Not an absolute definition of American culture, but Law & Order: Special Victims Unit is back for it’s 22nd season. As impressive as the long-running show has been over the past two decades, we’ve come to expect quality primetime drama from NBC’s flagship on Thursdays. The kind of escape from reality drama that we dive into on the small screen when we’re looking to escape from the turbulent year we have had. Well, maybe.
A controversial episode was featured to kickoff this season chock full of every contentious issue we’ve been confronted with in America this year. The show that starts with the exalted “DUN DUN” ran through the gambit of popular topics of the year, showing us wrongly accused black men being profiled, Karens calling the police, law enforcement encounters caught on body cam, protesting, potential COVID-19 exposures, the public’s fascination in capturing every moment of 2020 while streaming on a cell phone, mistrust of police, you name it. And that was all within just the first two minutes.
The show, famous for featuring storylines “ripped from the headlines” didn’t fashion this particular episode from just one headline we’ve seen on TV news, but really a multitude of them. And it isn’t just the headline of controversial topics span from America’s 2020, we’re still in a global pandemic after all. So we also see our new reality portrayed on screen. Temperature checks, hand sanitizing, facial covering wearing (and reminders) and social distancing measures all in this episode and will likely need to be depicted on TV from here on out as we reflect society in our televised productions.
All the while, considering this being Special Victims Unit, the point of the show was centered around a sexual assault of a young man. The suspect arrested was one of those protesting “defund the police” after his DNA was collected from his facemask when detectives had him switch to another one. But unfortunately the damage was already done when the wrong guy, a black man, was arrested and questioned for the crime he didn’t commit.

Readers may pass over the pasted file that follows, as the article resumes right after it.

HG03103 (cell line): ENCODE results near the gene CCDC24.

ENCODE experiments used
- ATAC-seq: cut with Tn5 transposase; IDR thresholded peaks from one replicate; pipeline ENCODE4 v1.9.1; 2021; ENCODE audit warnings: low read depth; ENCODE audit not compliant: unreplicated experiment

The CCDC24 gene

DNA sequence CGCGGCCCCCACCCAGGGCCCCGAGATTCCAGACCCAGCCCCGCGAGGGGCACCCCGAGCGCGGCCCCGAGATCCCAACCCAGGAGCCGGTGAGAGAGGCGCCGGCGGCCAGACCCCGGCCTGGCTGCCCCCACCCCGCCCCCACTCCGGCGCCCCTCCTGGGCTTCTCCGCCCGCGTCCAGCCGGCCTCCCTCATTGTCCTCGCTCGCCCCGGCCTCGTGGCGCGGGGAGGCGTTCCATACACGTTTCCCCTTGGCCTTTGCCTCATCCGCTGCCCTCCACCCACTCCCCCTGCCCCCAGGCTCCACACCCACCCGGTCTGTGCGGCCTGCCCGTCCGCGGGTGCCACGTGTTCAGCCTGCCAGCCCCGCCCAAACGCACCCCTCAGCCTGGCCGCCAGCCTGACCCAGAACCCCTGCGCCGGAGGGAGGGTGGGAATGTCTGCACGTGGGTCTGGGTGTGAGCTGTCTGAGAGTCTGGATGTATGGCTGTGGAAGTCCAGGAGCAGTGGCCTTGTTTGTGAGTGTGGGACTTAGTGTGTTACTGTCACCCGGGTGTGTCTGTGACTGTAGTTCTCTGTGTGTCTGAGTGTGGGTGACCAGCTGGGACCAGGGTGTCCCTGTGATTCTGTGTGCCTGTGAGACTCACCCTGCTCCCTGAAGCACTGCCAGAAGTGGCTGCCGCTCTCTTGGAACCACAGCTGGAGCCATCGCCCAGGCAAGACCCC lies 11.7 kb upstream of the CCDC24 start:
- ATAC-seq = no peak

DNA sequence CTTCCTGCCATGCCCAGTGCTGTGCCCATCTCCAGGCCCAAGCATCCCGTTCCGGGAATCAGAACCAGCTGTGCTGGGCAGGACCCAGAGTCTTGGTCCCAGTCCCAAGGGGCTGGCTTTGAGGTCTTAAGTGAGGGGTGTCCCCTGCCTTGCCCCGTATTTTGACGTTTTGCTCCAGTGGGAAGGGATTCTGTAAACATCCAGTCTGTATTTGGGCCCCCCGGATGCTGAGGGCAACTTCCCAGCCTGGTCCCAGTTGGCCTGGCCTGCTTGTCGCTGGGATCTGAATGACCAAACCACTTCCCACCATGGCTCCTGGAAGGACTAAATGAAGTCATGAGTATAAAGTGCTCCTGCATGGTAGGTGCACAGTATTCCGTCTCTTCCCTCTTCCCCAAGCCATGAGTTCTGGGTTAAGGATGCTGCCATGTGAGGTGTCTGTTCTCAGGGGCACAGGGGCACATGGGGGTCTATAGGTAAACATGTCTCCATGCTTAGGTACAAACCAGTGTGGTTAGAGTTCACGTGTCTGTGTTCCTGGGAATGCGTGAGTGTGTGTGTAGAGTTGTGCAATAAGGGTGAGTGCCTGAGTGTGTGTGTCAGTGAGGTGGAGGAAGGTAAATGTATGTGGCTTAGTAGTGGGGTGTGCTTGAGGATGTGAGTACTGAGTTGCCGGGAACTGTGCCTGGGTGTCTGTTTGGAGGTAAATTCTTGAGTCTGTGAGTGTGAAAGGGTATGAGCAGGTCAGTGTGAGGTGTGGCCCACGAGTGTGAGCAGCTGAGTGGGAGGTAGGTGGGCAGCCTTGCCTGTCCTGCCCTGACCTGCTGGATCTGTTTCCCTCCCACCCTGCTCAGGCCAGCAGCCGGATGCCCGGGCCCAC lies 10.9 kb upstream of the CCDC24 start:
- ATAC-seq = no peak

So naturally, this being a police drama, it now focuses on the practices, issues and trials that many in the profession may face. The show acknowledges that police are under a microscope. George Floyd’s name is invoked a couple times throughout the episode. Law enforcement credibility is question due to racial biases and differences. Of course we all know the now Captain Olivia Benson is one of TV’s fan-favorite heroines. We’ve seen her grow and fight crime for two decades always looking out for the victims of domestic and sexual based offenses, no matter the background or creed of persons involved. But even she was not immune to a perceived implicit racial bias to lead to, not just her questioning herself, but even her very own son as well.
Confronting these issues that 2020 has brought us head-on is a bold move by the showrunners of Law & Order: SVU. One of the first shows to start shooting and airing new episodes in the pandemic world we’re starting to see how COVID-19 will be depicted in fiction. The coronavirus is an important issue to address, even if its in TV tale. The way our country faces unfairness and prejudice amongst its own people is also important to address. Millions have trusted Law & Order: SVU to provide exceptional dramatic narrative. We can hope they provide due justice to the issues we’re facing in our new escape from reality.